The man that saved Ferrari…These are the first words that came in mind when you heard about Niki Lauda, “The computer”. He was fast, tough in the head, a great, straight political animal and a hard working guy that amazed team mate Regazzoni sufficiently so to put a few good words as he prepared to a return to Ferrari following an unsuccessful BRM time.
The so called 312B3 was the fastest thing in 1974 and Niki underlined this by taking 9pole-positions. But his driving was still marred by errors and was somehow savage. The Niki of later would have flourished and taken the world title by the scruff of the neck. This still inexperienced Austrian was emerging as the leader of the post-Stewart era. “Autocourse” ranked him only fifth in their classical top 10 of the season, and here are the reasons why:
“Nine pole-positions in a year when nobody emerged head and shoulders above anyone else is a fantastic achievement itself, but just how superior was the Ferrari over the Ford-engined brigade? That’s really the big question mark hanging over Lauda. How good is he? He is undoubtedly extremely quick and possesses great confidence, but his judgment under duress is open to doubt as Brands Hatch and Nurburgring performances testify. If he can survive the unjustified treatment given by the Italian press, Lauda will continue his climb up the ladder”.
A year later, this errors ironed and armed with the excellent Ferrari 312T he destroyed the field in a clinical manner, reminiscent of Nazarro and Varzistyles. Other nine poles were transformed in 5 wins and a string of podiums. It was the first championship for the Rampant horse since Surtees’s unexpected coronation in 1964.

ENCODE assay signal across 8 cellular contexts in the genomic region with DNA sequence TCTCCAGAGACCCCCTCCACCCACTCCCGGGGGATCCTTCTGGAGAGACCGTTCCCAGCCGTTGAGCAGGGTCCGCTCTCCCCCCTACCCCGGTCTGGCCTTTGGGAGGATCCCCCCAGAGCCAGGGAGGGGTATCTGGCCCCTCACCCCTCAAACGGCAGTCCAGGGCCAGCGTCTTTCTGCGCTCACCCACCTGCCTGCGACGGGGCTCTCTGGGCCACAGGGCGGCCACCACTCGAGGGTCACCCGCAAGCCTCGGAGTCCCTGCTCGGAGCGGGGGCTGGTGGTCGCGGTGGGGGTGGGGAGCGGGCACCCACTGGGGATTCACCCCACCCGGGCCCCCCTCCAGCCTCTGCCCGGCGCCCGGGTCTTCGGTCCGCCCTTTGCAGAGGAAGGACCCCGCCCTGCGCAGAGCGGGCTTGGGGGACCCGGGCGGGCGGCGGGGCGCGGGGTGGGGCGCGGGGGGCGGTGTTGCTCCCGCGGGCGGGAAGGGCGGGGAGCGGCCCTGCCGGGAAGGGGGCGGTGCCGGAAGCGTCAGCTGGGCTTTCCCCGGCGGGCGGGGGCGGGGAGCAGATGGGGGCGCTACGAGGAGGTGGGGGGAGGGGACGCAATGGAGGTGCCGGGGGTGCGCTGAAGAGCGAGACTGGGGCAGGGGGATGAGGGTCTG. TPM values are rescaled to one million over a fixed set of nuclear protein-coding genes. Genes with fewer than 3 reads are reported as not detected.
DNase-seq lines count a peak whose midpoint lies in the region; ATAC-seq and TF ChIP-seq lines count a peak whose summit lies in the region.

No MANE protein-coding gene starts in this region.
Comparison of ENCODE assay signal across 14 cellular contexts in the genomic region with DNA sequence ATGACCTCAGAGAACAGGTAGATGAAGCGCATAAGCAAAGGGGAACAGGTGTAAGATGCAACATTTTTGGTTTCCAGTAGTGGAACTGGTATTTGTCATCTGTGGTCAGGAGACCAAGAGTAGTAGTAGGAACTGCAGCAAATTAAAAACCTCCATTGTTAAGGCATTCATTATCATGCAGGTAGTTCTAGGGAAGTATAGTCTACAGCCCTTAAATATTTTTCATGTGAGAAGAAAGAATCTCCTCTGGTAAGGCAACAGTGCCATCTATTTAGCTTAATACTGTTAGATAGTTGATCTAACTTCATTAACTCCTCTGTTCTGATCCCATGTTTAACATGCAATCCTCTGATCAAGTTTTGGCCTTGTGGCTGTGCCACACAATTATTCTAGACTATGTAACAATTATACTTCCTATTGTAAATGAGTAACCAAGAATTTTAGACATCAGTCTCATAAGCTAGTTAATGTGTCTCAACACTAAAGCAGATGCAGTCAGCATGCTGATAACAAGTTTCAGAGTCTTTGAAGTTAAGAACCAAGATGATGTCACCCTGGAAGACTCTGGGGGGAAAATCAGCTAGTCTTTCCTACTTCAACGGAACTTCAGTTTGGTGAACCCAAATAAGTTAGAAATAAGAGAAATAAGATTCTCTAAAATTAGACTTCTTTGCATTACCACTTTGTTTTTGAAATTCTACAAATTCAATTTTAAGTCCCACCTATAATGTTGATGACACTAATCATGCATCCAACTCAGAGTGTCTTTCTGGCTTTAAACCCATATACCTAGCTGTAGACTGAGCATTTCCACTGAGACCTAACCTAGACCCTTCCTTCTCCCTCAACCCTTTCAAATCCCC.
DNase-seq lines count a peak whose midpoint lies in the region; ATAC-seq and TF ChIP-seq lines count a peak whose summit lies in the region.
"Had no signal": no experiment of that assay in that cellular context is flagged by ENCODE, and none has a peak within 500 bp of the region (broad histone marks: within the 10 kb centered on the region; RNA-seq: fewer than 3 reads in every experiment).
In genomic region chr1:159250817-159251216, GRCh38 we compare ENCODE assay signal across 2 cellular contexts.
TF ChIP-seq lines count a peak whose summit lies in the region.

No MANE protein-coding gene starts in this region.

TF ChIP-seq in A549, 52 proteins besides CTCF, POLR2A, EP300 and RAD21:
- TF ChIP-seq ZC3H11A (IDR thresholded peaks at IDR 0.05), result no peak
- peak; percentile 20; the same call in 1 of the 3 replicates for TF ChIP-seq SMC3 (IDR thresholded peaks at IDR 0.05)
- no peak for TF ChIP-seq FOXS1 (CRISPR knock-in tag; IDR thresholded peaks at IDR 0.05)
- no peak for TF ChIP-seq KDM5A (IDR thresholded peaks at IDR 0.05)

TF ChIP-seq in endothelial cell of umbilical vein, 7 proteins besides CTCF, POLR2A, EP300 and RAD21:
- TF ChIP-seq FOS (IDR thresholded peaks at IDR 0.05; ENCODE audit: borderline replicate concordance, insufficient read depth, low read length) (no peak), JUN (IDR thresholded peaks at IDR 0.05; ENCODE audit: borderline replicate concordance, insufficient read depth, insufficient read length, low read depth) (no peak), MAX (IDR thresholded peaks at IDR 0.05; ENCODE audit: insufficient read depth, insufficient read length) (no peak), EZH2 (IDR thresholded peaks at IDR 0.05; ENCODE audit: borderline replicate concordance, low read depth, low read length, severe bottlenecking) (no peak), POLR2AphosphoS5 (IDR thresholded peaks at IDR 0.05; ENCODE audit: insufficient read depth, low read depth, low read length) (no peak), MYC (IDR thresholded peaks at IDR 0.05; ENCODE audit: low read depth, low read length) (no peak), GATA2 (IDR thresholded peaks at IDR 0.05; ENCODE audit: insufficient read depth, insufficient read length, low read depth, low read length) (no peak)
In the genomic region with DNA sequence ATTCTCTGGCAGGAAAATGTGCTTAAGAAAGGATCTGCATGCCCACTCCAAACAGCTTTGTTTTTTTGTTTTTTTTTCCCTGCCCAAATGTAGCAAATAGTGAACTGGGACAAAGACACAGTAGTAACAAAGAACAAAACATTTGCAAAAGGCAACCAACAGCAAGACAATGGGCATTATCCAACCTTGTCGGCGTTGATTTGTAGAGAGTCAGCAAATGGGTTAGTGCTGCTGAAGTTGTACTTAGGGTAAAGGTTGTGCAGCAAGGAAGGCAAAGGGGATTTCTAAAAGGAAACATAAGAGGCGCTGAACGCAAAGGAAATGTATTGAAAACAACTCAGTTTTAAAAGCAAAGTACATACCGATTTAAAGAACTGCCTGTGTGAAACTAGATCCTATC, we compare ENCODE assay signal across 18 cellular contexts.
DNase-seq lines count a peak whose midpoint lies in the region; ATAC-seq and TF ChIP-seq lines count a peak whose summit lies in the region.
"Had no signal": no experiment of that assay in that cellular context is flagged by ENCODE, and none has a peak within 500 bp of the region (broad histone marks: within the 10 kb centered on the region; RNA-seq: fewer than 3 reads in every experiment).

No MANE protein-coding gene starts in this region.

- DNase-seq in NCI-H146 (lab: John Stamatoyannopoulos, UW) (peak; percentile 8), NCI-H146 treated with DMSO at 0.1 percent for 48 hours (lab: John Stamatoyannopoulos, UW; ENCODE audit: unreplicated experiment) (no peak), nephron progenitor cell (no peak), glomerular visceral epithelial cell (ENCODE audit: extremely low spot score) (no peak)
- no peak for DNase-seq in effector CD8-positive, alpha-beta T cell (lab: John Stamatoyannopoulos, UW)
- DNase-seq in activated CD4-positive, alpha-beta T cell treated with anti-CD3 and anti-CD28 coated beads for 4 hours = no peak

But an even greater achievement was the way he conducted the team, rounded aside him and with his test track abilities and the help of Mauro Forghieri transformed a car as vain as the 312B2 into a winner. This qualities were unique among his fellow drivers and it will take over 20 years before another driver will match (and eventually surpass) him in this department.
The script of the 1976 season was even better than that in “Rush”. Before that famous Nurburgring crash, Lauda had a 35 points lead over Hunt, who’s Mclaren M23 became the benchmark car of that year. So the title would surely have been his for the second time in succession. As it was, he might still have been crowned had he not considered conditions in the final race at Fuji too dangerous, recent events having given him a fresh perspective on life’s value.
”Life, he said, was more important than being champion.”
Still, his heroic comeback at Monza, only six weeks after the horrific Nordschleife accident must have been the bravest thing ever in Formula 1 history. He wasn’t happy that Ferrari signed Carlos Reuteman during his convalescence because it implied that Scuderia hadn’t fully believed in Niki’s strength to recovery. And also because it opened the door for his close friend Clay Reagazzoni. If anybody thought the Austrian lost his edge, 1977 provided the answer: with a dazzling consistency and a car concept that was getting older he secured title number two, then offered the team a time-honored salute and walked away with two races to go.
Arguably he lost some of his speed and panache but that simply laid bare the colossal scale of his other resources. Now, almost four decades after his Ferrari era, even amongst sport’s greatest, Niki stands as an embodiment of what can be achieved by reserves of human spirit usually untapped.